Alibaba (ABABA) (HKG: 1688) is looking to debut in the US market on 8 August 2014. The Chinese company is a global leader headquartered in the outskirts of Hangzhou, Zheijiang. Alibaba Technology Company Limited would like to have the US ticker (NYSE:BABA), which has a double meaning in Chinese - Fortune and 8. The founders of this technology company include Joe Tsai and Jack Ma. The CEO is Jonathan Lu and the Chief Operating Officer is Daniel Zhang. The company also has a 9-member board of directors and 4 of them are independent. These include Michael Evans (formerly of Goldman Sachs), Jerry Yang (co-founder of Yahoo), Chee Hwa Tung (Chief Executive Officer of Hong Kong) and Walter T.M. Kwauk (consultant with Motorola Solutions).
However the expected IPO may be pushed back to September if market conditions are unfavorable. The reason that the Chinese were pushing for August 8, is the date is associated with good fortune - precisely what they seek with the Alibaba IPO. It is estimated that this IPO may indeed be the biggest ever in the history of the US, with a float size of $20 billion. The estimated value of this e-commerce giant is $168 billion. To attract the kind of media attention and investment that it needs, Alibaba will need to reel in some of the biggest players in the US market. This is the only way for them to attract billions of dollars in investment. It is not clear if Alibaba will receive the ticker BABA, but they may be considering others like ALBB.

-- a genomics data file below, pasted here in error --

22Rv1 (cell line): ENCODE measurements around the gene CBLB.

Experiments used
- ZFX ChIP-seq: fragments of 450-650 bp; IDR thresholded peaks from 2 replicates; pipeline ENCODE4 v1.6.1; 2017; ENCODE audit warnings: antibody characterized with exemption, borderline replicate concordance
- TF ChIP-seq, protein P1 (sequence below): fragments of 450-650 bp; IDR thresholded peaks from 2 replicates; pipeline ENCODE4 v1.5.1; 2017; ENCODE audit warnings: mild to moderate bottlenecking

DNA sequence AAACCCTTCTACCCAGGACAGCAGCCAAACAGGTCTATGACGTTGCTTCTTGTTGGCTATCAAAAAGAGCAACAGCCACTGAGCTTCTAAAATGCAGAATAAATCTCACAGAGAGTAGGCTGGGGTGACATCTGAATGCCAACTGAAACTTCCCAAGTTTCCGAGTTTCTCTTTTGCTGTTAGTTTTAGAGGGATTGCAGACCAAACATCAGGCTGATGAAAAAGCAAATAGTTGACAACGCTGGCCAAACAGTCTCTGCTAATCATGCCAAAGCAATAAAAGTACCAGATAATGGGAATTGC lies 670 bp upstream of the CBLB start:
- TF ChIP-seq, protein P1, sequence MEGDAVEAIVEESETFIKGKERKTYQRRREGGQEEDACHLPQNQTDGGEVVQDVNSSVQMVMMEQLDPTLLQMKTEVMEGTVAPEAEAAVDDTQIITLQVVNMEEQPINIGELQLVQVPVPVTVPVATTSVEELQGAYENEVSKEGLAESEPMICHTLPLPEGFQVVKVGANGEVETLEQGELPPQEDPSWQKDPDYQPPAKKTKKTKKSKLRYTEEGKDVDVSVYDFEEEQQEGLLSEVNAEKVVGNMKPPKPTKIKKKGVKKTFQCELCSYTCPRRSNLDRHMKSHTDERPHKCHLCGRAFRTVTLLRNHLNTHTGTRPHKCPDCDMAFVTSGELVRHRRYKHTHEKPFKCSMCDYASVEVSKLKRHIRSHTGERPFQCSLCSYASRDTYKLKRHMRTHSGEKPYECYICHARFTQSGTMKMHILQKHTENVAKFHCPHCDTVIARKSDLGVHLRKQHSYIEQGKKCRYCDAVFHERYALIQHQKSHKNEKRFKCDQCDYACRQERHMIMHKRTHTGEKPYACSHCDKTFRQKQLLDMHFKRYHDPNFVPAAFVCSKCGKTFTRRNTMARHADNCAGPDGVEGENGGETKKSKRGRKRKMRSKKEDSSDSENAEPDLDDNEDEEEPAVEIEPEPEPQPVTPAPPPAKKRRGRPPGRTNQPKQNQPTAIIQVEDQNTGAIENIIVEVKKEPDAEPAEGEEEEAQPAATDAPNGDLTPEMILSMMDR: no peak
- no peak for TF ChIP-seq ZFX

Alibaba a VIE Company
During the summer months in the US, many fund managers take their vacations, and trading volumes typically quiet down. History suggests that August may indeed be a good time for Alibaba to list, since both Petroleo Brasileiro and Google listed in August. There is a feeling among investors that the variable interest entity used by Alibaba may be a cause for concern. There are many inherent risks with these types of companies, as complicated legal frameworks are put in place linking foreign investors to Chinese companies. US investors are worried that Chinese courts may not uphold contracts entered into with foreign investors. Many big Chinese Internet companies are based in tax-exempt locales such as the Cayman Islands, to avoid restrictions on accessing foreign capital. Reports suggest that revenue streams grown through the Alibaba variable interest entities make up 12% of total sales for the year ending March 2014.
Investors have also been apprised of the risk profile they face by investing in the VIE structure. It is important to review the terms and conditions of such frameworks since specific Internet businesses, including online information services, are bound by Chinese laws. According to the terms of Chinese law, foreign investors are only permitted to own less than 50% of the equity interests in these types of providers. This subject matter has been extensively reviewed by Congress 14 years ago. The Sino/US trading economic relationship seeks to provide a greater degree of transparency and understanding as to the working relationship between these nations. By reducing or eliminating the risks associated with variable interest entities on the Chinese Internet market, it is more likely that the IPO will be a success.